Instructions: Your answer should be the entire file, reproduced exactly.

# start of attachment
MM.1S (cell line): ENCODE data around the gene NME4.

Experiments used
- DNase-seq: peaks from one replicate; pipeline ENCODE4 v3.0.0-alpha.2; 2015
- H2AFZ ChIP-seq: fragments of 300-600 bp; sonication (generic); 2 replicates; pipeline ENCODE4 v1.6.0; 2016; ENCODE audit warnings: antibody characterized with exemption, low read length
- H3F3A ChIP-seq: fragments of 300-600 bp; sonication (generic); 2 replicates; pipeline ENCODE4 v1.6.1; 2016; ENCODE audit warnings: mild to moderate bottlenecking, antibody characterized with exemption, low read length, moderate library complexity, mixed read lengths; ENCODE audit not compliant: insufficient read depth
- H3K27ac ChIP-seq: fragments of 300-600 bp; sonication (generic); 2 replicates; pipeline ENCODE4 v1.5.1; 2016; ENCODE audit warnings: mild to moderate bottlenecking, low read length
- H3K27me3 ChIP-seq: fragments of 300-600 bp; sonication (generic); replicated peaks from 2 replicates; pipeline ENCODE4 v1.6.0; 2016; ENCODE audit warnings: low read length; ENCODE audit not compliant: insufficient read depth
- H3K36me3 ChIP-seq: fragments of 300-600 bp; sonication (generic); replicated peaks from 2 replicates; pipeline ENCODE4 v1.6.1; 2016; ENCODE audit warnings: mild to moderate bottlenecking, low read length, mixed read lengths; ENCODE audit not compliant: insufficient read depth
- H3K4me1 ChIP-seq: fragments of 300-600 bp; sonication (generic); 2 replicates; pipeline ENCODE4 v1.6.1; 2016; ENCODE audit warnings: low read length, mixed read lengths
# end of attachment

MM.1S (cell line): ENCODE data around the gene NME4.

Experiments used
- DNase-seq: peaks from one replicate; pipeline ENCODE4 v3.0.0-alpha.2; 2015
- H2AFZ ChIP-seq: fragments of 300-600 bp; sonication (generic); 2 replicates; pipeline ENCODE4 v1.6.0; 2016; ENCODE audit warnings: antibody characterized with exemption, low read length
- H3F3A ChIP-seq: fragments of 300-600 bp; sonication (generic); 2 replicates; pipeline ENCODE4 v1.6.1; 2016; ENCODE audit warnings: mild to moderate bottlenecking, antibody characterized with exemption, low read length, moderate library complexity, mixed read lengths; ENCODE audit not compliant: insufficient read depth
- H3K27ac ChIP-seq: fragments of 300-600 bp; sonication (generic); 2 replicates; pipeline ENCODE4 v1.5.1; 2016; ENCODE audit warnings: mild to moderate bottlenecking, low read length
- H3K27me3 ChIP-seq: fragments of 300-600 bp; sonication (generic); replicated peaks from 2 replicates; pipeline ENCODE4 v1.6.0; 2016; ENCODE audit warnings: low read length; ENCODE audit not compliant: insufficient read depth
- H3K36me3 ChIP-seq: fragments of 300-600 bp; sonication (generic); replicated peaks from 2 replicates; pipeline ENCODE4 v1.6.1; 2016; ENCODE audit warnings: mild to moderate bottlenecking, low read length, mixed read lengths; ENCODE audit not compliant: insufficient read depth
- H3K4me1 ChIP-seq: fragments of 300-600 bp; sonication (generic); 2 replicates; pipeline ENCODE4 v1.6.1; 2016; ENCODE audit warnings: low read length, mixed read lengths